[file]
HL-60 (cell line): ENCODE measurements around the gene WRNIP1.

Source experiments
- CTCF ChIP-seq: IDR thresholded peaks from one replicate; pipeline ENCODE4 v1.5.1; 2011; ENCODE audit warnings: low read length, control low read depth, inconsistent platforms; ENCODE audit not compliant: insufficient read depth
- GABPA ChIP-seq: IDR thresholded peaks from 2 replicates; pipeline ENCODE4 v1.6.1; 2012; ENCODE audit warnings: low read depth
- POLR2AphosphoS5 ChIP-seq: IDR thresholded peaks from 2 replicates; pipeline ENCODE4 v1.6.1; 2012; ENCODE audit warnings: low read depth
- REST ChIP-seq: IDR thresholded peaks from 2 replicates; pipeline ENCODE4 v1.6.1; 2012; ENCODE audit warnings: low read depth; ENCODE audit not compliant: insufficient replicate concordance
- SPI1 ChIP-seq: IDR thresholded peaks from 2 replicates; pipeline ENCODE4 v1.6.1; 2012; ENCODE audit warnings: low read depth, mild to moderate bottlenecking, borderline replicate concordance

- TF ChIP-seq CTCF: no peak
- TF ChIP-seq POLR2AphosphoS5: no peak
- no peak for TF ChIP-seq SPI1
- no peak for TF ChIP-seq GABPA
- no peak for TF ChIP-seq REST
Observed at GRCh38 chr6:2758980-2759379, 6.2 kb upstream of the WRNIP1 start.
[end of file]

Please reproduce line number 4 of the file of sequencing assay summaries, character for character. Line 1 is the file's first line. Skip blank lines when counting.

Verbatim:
- GABPA ChIP-seq: IDR thresholded peaks from 2 replicates; pipeline ENCODE4 v1.6.1; 2012; ENCODE audit warnings: low read depth